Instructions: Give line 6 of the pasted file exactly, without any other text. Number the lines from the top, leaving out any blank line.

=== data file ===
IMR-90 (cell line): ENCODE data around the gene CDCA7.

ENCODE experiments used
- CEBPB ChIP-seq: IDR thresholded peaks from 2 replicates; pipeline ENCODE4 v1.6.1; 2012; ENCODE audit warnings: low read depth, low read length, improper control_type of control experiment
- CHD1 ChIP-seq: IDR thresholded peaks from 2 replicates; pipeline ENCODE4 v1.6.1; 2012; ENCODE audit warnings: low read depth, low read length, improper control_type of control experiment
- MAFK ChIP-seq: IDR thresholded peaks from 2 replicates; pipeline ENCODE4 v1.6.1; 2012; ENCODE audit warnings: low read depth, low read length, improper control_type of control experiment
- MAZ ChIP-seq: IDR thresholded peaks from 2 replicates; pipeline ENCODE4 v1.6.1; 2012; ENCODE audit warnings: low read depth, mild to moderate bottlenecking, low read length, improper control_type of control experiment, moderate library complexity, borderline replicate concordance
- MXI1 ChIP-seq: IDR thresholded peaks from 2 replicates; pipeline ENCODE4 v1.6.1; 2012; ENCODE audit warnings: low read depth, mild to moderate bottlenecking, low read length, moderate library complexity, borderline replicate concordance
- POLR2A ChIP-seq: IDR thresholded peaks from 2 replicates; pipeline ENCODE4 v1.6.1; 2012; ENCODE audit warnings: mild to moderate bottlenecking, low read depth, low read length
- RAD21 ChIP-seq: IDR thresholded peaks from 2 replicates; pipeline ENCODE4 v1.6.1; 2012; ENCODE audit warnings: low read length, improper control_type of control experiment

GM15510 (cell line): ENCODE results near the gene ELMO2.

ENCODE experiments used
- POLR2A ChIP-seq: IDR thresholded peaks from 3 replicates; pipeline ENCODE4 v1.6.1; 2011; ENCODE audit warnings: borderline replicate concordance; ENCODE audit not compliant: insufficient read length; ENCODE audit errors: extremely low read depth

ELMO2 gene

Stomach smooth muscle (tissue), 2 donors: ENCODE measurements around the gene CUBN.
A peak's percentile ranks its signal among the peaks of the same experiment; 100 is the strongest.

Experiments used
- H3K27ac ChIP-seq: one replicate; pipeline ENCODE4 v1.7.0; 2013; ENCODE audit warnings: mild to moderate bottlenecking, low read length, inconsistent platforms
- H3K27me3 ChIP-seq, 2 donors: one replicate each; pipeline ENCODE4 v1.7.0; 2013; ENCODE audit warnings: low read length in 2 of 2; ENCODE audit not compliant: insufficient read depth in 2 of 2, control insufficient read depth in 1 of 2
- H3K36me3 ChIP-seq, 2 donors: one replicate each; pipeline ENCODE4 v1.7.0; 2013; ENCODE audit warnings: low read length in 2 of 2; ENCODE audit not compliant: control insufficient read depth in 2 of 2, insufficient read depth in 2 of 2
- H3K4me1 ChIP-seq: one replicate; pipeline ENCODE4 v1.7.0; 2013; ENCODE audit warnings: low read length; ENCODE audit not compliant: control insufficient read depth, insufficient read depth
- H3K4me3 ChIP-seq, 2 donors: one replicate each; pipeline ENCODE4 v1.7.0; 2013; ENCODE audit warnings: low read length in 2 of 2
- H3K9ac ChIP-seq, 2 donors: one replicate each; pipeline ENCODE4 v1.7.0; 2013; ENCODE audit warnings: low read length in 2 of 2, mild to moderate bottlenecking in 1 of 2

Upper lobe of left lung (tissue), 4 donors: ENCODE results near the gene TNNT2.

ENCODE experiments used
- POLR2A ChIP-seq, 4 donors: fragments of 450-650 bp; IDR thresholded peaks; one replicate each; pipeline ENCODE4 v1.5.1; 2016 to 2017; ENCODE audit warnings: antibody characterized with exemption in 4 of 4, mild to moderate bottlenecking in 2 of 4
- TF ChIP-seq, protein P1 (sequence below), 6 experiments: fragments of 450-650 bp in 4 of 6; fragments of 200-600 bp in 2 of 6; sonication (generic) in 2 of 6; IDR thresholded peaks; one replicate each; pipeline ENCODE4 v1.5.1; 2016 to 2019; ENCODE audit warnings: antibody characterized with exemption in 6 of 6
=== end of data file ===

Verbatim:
- MAZ ChIP-seq: IDR thresholded peaks from 2 replicates; pipeline ENCODE4 v1.6.1; 2012; ENCODE audit warnings: low read depth, mild to moderate bottlenecking, low read length, improper control_type of control experiment, moderate library complexity, borderline replicate concordance